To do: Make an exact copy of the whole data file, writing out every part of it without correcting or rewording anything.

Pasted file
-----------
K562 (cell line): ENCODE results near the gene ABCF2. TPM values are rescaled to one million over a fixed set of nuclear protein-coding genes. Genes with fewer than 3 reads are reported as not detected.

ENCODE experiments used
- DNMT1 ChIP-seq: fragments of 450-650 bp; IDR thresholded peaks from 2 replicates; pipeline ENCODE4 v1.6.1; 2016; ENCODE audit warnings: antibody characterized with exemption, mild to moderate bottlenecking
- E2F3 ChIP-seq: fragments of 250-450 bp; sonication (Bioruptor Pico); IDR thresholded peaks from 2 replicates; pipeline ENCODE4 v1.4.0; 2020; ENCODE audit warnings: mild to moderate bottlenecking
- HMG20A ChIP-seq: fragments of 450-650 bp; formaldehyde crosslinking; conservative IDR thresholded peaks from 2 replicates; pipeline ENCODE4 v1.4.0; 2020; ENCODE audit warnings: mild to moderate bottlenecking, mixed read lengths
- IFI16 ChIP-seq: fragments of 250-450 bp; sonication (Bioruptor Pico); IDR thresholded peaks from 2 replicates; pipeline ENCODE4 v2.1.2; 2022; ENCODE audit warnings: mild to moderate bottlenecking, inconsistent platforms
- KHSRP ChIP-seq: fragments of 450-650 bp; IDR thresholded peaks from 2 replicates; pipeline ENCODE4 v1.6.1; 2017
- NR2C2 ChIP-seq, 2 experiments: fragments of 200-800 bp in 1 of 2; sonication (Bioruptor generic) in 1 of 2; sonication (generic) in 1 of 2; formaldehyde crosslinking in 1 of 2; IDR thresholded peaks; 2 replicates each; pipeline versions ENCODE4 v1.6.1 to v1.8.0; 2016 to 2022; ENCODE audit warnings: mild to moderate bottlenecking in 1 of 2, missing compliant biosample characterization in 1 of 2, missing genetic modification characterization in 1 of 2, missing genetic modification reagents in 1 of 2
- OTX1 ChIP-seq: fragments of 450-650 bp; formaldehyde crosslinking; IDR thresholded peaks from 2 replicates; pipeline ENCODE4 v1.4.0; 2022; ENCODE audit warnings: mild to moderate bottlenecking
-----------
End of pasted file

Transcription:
K562 (cell line): ENCODE results near the gene ABCF2. TPM values are rescaled to one million over a fixed set of nuclear protein-coding genes. Genes with fewer than 3 reads are reported as not detected.

ENCODE experiments used
- DNMT1 ChIP-seq: fragments of 450-650 bp; IDR thresholded peaks from 2 replicates; pipeline ENCODE4 v1.6.1; 2016; ENCODE audit warnings: antibody characterized with exemption, mild to moderate bottlenecking
- E2F3 ChIP-seq: fragments of 250-450 bp; sonication (Bioruptor Pico); IDR thresholded peaks from 2 replicates; pipeline ENCODE4 v1.4.0; 2020; ENCODE audit warnings: mild to moderate bottlenecking
- HMG20A ChIP-seq: fragments of 450-650 bp; formaldehyde crosslinking; conservative IDR thresholded peaks from 2 replicates; pipeline ENCODE4 v1.4.0; 2020; ENCODE audit warnings: mild to moderate bottlenecking, mixed read lengths
- IFI16 ChIP-seq: fragments of 250-450 bp; sonication (Bioruptor Pico); IDR thresholded peaks from 2 replicates; pipeline ENCODE4 v2.1.2; 2022; ENCODE audit warnings: mild to moderate bottlenecking, inconsistent platforms
- KHSRP ChIP-seq: fragments of 450-650 bp; IDR thresholded peaks from 2 replicates; pipeline ENCODE4 v1.6.1; 2017
- NR2C2 ChIP-seq, 2 experiments: fragments of 200-800 bp in 1 of 2; sonication (Bioruptor generic) in 1 of 2; sonication (generic) in 1 of 2; formaldehyde crosslinking in 1 of 2; IDR thresholded peaks; 2 replicates each; pipeline versions ENCODE4 v1.6.1 to v1.8.0; 2016 to 2022; ENCODE audit warnings: mild to moderate bottlenecking in 1 of 2, missing compliant biosample characterization in 1 of 2, missing genetic modification characterization in 1 of 2, missing genetic modification reagents in 1 of 2
- OTX1 ChIP-seq: fragments of 450-650 bp; formaldehyde crosslinking; IDR thresholded peaks from 2 replicates; pipeline ENCODE4 v1.4.0; 2022; ENCODE audit warnings: mild to moderate bottlenecking